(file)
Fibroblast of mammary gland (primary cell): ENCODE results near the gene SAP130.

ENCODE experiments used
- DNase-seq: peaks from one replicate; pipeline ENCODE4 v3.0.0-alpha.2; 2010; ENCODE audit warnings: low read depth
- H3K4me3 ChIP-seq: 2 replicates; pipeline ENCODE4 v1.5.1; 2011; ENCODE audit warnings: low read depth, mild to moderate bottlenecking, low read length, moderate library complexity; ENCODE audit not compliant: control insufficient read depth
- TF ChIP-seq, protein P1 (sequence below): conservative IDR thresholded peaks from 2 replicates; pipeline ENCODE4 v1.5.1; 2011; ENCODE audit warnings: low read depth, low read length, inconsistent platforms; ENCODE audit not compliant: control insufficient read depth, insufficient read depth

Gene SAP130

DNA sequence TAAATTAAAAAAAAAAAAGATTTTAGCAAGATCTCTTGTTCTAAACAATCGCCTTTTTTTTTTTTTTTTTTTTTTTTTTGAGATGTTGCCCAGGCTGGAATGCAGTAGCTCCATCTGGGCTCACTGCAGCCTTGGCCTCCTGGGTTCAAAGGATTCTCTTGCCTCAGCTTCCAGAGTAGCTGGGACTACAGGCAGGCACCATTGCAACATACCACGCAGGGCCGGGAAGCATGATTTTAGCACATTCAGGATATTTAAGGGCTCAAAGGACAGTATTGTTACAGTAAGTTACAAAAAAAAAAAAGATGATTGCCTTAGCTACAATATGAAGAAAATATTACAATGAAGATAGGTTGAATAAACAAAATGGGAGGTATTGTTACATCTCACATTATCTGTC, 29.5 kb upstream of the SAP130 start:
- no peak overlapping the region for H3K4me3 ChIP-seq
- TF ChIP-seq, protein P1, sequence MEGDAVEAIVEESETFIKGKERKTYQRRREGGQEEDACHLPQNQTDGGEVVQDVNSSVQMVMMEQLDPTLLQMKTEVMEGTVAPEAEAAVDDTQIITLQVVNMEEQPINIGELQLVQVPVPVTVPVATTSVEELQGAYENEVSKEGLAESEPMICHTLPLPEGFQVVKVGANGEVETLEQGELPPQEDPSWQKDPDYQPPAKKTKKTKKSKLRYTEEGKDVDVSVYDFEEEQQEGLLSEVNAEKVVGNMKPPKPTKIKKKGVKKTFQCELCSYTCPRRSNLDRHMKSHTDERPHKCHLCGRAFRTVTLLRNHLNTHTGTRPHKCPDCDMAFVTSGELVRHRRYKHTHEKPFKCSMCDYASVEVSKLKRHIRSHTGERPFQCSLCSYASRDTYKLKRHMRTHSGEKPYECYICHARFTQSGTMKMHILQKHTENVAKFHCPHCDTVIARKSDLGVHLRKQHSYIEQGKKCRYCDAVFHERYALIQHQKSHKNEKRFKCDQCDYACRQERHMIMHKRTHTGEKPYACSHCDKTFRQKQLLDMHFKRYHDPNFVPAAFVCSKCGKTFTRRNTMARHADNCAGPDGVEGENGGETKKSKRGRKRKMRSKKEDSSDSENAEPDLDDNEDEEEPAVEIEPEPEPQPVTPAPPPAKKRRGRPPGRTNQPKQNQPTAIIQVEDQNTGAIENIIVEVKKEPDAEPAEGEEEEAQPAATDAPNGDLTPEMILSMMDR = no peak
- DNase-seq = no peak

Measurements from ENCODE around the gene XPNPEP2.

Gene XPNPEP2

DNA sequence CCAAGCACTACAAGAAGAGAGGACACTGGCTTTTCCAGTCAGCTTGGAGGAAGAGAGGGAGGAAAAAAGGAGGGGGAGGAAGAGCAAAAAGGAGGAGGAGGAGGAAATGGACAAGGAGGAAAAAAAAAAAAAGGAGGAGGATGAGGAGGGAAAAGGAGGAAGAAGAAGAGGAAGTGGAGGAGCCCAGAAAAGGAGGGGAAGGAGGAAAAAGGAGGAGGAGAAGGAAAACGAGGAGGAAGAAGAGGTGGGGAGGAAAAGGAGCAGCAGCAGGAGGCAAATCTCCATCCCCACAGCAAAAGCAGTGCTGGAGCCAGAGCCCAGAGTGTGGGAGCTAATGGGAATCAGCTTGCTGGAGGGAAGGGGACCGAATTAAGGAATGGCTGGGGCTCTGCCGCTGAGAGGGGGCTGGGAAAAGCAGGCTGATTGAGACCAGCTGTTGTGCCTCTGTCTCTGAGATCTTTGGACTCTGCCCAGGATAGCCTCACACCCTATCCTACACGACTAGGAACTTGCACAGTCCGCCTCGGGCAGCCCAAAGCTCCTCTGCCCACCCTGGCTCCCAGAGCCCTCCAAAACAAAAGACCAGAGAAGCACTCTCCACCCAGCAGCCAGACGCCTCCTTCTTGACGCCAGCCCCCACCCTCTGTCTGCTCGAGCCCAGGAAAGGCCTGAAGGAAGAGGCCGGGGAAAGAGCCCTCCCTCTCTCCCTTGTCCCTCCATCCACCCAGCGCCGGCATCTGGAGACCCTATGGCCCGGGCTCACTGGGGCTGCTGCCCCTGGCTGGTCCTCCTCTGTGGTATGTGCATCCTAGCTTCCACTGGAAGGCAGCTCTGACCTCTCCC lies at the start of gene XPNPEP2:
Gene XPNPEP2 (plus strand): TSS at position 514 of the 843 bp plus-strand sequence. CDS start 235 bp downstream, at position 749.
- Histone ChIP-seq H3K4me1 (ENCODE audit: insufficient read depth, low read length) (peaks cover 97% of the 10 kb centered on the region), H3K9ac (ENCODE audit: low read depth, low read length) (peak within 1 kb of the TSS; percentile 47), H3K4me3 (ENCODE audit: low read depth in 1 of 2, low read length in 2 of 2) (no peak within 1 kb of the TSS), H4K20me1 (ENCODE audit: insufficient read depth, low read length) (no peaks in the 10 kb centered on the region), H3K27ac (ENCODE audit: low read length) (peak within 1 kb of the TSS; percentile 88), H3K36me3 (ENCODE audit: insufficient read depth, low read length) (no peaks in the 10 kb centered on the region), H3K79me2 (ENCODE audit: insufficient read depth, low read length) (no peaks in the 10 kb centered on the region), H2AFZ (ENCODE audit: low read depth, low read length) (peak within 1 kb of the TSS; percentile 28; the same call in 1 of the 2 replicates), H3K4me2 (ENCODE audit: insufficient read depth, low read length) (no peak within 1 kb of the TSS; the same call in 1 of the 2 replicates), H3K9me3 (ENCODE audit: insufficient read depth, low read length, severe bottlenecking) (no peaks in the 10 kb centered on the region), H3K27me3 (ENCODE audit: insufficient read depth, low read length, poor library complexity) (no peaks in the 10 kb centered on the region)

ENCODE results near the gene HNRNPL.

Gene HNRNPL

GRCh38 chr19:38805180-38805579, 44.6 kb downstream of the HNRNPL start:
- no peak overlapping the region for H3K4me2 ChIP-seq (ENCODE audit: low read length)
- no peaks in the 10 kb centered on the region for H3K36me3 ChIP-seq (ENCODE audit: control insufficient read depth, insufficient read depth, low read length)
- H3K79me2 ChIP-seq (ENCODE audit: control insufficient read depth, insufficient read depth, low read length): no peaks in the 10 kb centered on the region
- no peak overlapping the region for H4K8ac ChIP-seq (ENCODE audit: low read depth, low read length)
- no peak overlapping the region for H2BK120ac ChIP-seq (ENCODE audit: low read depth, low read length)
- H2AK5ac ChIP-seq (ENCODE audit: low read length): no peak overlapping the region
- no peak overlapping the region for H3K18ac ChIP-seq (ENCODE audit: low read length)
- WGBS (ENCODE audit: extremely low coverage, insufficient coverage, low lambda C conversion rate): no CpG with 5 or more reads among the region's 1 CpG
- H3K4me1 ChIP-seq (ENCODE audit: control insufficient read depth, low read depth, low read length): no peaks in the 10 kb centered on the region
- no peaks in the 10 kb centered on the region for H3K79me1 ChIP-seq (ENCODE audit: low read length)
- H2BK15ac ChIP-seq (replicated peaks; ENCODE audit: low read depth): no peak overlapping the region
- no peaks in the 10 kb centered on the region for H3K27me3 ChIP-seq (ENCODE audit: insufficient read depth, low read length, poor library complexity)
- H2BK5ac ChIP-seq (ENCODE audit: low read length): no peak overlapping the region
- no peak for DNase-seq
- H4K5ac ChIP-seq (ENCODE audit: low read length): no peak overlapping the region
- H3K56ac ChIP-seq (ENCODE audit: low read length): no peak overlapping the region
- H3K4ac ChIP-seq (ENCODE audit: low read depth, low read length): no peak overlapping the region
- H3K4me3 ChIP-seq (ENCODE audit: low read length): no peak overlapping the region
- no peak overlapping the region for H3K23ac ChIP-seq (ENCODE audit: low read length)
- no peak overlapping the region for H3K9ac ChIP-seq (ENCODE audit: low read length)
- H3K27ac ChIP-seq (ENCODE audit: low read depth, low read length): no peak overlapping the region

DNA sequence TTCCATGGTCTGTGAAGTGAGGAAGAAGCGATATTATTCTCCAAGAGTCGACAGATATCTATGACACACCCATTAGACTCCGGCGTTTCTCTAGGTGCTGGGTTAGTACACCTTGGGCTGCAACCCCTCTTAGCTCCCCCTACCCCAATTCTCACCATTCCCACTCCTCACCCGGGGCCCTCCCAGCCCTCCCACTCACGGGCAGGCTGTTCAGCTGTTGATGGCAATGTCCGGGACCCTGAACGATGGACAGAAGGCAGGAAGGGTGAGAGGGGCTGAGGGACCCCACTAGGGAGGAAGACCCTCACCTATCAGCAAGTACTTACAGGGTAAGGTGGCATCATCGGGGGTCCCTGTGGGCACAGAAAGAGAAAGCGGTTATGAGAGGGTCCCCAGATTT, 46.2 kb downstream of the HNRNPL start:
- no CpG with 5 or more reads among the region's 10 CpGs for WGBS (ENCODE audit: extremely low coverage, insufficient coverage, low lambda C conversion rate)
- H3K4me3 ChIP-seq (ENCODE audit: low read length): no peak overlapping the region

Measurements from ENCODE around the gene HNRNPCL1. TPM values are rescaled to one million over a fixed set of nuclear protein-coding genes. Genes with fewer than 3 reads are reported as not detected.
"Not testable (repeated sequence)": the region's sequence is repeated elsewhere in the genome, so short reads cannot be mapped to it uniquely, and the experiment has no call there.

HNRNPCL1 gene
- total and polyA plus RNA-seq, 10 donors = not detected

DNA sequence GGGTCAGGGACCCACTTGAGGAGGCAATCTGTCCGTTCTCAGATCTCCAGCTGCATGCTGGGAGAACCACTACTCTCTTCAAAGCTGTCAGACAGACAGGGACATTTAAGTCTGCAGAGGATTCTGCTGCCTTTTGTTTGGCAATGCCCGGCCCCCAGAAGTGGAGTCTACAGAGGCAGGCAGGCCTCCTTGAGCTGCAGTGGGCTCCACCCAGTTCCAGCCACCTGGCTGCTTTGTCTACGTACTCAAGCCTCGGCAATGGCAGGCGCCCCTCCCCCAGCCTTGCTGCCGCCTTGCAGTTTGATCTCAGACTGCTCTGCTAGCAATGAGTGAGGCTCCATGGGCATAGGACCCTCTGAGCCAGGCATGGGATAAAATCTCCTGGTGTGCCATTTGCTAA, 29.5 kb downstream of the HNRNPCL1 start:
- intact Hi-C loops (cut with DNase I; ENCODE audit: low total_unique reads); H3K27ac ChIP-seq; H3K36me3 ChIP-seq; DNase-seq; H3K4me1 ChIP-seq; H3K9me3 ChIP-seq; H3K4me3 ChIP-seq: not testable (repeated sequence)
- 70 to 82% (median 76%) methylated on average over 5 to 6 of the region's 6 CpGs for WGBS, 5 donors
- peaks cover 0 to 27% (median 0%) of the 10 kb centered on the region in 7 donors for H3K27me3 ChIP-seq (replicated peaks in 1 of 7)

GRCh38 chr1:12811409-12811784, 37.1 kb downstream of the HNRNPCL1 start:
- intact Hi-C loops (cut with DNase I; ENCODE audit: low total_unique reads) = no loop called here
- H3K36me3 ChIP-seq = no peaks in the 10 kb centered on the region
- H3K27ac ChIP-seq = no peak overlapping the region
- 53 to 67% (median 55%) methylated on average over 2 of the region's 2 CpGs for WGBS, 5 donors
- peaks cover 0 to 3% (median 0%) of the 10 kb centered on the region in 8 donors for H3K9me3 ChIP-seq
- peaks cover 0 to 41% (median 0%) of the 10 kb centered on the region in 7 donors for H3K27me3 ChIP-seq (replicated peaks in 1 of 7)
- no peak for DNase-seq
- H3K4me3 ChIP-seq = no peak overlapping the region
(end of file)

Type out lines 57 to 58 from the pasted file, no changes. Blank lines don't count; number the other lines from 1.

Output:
- peaks cover 0 to 41% (median 0%) of the 10 kb centered on the region in 7 donors for H3K27me3 ChIP-seq (replicated peaks in 1 of 7)
- no peak for DNase-seq